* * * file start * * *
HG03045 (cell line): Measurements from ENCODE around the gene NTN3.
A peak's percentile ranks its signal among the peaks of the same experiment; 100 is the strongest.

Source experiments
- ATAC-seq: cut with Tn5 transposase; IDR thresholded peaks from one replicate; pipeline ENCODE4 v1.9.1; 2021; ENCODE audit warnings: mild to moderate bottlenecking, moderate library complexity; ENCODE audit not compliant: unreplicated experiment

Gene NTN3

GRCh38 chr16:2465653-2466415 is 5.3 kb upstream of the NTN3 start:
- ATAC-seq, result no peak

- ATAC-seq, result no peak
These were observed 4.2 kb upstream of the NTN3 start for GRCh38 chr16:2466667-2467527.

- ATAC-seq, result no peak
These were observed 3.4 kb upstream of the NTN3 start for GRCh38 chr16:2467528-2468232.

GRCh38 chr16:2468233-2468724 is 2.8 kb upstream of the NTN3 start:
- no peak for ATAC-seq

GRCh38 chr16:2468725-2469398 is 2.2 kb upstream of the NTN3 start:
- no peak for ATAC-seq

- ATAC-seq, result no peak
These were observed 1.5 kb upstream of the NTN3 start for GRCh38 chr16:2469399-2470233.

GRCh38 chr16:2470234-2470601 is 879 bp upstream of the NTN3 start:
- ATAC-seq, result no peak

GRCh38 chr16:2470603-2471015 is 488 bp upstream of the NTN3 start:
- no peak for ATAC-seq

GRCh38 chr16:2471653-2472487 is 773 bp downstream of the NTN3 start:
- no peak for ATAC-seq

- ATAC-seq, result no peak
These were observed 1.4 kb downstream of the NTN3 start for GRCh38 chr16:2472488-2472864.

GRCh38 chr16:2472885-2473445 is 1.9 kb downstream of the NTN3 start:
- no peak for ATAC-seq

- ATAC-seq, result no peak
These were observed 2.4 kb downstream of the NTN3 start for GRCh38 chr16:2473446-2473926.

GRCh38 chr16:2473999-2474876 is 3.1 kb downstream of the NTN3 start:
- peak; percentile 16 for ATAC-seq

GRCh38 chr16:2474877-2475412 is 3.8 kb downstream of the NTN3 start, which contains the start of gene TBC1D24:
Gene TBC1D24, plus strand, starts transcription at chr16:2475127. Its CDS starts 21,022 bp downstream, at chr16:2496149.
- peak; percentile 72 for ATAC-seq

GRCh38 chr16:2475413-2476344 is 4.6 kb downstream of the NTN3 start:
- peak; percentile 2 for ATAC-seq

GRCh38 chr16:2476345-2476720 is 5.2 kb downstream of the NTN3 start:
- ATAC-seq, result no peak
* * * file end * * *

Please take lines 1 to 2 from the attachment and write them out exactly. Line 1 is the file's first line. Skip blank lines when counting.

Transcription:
HG03045 (cell line): Measurements from ENCODE around the gene NTN3.
A peak's percentile ranks its signal among the peaks of the same experiment; 100 is the strongest.